Moron Brit did not even read the story. USCIS was not involved in these events. And CBP and ICE investigate misuse of U.S. passports by aliens. It quite more frequent for aliens to misuse U.S. passports than for U.S. citizens to be deported mistakenly. In fact it is very rare. Usually only the mentally ill who at one point claim to be aliens.

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              • #8
                Perfect thread to have some REAL immigration related discussion.

                Alright, be my guest, let's have some real debate on the issues. I'm all ears.

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                • #9
                  But f*cknut FedNUT, he was issued a US PASSPORT by the State Dept! If that isn't enough then I don't know what is. His "immigration record" should never have been. He's a USC not an immigrant.

                  Yes it does happen quite often too:

                  Study: Some Disabled Immigrants Face Deportation

                  U.S. citizens and legal permanent residents with mental disabilities have been mistakenly deported because they were unable to effectively defend themselves, according to a study released by the American Civil Liberties Union and the non-profit Human Rights Watch.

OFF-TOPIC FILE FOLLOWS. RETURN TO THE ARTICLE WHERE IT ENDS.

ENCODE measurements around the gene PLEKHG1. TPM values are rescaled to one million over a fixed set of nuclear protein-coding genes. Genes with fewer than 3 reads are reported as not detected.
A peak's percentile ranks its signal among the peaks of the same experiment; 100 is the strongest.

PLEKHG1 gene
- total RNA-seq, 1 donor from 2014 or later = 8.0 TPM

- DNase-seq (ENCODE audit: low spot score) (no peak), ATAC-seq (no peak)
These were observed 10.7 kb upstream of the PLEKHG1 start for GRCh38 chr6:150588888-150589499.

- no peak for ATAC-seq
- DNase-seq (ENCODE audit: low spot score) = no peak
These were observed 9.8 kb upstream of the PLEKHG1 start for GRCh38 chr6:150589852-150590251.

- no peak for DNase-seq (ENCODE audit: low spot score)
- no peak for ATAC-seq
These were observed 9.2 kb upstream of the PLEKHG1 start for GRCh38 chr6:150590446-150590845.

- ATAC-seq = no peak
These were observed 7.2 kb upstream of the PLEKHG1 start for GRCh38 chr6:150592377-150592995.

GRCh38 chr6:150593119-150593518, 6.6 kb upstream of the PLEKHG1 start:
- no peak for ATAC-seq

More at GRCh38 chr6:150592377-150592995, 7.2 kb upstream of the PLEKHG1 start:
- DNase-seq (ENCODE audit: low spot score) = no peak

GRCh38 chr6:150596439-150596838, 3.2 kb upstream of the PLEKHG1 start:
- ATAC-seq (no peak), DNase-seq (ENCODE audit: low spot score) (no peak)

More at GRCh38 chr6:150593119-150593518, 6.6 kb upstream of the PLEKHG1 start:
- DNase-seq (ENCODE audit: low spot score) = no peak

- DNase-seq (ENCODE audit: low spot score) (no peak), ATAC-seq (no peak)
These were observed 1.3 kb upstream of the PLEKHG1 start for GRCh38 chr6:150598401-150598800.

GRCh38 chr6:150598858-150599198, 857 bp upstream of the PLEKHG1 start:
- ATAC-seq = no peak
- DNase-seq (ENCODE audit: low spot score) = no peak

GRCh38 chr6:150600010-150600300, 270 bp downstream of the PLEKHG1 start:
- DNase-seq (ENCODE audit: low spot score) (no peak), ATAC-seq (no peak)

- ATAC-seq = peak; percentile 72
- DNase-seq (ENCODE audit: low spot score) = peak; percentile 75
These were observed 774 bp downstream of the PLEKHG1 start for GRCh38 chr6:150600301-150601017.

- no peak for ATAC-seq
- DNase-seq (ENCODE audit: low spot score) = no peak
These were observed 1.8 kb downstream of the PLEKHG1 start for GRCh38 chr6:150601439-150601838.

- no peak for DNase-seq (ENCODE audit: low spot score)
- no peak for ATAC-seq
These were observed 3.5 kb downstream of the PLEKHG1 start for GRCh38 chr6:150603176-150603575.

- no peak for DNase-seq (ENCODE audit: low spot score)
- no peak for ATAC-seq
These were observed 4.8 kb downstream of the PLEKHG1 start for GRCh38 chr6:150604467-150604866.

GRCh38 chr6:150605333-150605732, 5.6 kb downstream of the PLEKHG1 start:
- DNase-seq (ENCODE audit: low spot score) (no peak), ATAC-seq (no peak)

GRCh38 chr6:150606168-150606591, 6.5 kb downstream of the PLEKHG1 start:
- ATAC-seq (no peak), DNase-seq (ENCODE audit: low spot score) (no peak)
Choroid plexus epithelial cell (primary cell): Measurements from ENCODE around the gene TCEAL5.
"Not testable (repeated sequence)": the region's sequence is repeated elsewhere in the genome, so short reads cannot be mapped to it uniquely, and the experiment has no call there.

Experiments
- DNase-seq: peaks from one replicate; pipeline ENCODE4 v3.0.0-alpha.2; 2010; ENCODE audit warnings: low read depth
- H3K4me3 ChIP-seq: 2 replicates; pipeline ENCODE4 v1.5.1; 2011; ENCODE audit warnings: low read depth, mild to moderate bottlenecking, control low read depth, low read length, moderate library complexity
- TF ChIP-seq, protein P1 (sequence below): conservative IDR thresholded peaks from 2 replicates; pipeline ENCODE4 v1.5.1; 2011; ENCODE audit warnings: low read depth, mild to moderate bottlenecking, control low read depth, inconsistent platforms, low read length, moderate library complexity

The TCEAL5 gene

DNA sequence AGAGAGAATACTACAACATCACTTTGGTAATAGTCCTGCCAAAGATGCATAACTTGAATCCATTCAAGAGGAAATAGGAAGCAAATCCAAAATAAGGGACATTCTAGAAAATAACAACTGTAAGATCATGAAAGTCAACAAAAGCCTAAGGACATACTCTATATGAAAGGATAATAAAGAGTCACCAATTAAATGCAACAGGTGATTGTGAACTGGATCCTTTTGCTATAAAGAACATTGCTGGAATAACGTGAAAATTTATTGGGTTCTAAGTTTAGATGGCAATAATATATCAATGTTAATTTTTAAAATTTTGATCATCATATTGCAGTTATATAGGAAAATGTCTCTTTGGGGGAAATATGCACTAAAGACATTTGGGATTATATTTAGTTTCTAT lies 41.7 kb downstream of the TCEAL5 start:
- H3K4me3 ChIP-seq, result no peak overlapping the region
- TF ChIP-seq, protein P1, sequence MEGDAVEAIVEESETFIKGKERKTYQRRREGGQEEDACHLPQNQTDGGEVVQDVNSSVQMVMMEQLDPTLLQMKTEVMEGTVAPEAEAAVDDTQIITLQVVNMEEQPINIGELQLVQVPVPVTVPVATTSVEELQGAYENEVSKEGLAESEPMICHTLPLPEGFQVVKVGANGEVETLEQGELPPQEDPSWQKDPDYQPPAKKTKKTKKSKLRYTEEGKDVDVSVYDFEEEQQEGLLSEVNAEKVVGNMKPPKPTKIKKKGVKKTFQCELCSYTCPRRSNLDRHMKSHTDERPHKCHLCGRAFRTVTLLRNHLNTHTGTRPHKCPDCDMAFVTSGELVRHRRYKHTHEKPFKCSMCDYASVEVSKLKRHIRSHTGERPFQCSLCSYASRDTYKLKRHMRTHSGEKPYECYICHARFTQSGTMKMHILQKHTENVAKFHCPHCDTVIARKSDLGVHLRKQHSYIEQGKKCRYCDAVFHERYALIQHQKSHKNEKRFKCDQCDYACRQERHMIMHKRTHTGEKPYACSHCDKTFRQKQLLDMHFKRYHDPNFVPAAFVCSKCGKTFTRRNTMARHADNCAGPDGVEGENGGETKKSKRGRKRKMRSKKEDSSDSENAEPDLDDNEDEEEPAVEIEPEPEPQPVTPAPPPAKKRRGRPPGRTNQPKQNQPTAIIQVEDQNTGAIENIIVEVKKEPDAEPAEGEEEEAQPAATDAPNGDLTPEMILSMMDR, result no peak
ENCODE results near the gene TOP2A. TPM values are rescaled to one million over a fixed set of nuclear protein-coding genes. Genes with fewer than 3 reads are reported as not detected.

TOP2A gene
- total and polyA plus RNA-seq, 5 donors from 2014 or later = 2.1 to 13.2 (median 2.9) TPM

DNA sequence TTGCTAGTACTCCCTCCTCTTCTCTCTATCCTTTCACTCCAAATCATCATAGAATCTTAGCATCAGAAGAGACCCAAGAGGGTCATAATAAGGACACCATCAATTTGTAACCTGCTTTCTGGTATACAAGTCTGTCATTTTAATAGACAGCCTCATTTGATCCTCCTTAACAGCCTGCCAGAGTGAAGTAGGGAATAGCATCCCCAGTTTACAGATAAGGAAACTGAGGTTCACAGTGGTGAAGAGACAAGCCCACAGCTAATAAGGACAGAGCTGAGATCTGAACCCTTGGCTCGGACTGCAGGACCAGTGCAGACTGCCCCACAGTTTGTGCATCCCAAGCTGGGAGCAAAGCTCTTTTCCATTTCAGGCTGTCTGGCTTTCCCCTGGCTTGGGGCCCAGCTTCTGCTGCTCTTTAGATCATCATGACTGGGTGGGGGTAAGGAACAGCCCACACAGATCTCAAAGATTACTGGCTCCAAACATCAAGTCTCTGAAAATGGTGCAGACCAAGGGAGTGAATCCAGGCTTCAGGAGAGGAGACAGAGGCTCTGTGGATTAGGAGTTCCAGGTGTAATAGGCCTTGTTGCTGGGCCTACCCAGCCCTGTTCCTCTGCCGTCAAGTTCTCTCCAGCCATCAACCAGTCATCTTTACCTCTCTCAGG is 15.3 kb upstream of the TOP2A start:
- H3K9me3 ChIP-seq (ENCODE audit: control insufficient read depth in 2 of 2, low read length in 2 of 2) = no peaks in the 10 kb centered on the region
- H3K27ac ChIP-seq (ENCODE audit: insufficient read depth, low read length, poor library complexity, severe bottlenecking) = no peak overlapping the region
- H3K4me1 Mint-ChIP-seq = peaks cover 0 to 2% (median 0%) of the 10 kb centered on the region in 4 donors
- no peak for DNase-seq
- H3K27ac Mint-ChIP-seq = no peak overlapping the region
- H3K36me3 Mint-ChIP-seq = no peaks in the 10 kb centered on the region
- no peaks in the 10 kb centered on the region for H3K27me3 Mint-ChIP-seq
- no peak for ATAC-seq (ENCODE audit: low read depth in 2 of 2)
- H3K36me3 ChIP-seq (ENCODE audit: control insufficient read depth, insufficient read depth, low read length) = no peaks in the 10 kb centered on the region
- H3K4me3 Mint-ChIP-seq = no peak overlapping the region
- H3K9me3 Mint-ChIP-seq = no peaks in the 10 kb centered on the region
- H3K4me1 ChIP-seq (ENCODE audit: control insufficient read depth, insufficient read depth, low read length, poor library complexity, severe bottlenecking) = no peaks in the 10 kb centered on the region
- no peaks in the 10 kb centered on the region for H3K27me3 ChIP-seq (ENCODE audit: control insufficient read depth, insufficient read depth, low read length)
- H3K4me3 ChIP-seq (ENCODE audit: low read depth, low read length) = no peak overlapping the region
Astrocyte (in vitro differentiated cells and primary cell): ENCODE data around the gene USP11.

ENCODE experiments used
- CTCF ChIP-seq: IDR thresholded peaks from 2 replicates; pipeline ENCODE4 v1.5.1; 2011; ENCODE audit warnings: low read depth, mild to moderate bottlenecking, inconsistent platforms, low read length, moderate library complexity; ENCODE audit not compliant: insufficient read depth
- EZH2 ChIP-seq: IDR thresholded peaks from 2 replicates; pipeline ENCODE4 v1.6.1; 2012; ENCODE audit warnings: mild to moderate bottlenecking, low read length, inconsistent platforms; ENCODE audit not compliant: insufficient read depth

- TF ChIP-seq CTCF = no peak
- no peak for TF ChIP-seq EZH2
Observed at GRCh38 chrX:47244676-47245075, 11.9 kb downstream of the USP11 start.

In one 2000 case, a U.S. citizen with cognitive disabilities was arrested by immigration officials in New York on return from a trip to visit her family in Jamaica. She was deported. In another in 2008, a U.S. citizen with bipolar disorder and developmental disabilities was deported to Mexico, and from there to Honduras and Guatemala, after signing a statement indicating he was a Mexican national. It took four months to return the man to the U.S. And in yet another case, a U.S. citizen with developmental disabilities was apprehended at a county jail in California where he was serving a sentence for trespassing. He was deported to Mexico in 2007, where he was lost for three months before he was located and returned to his family in California.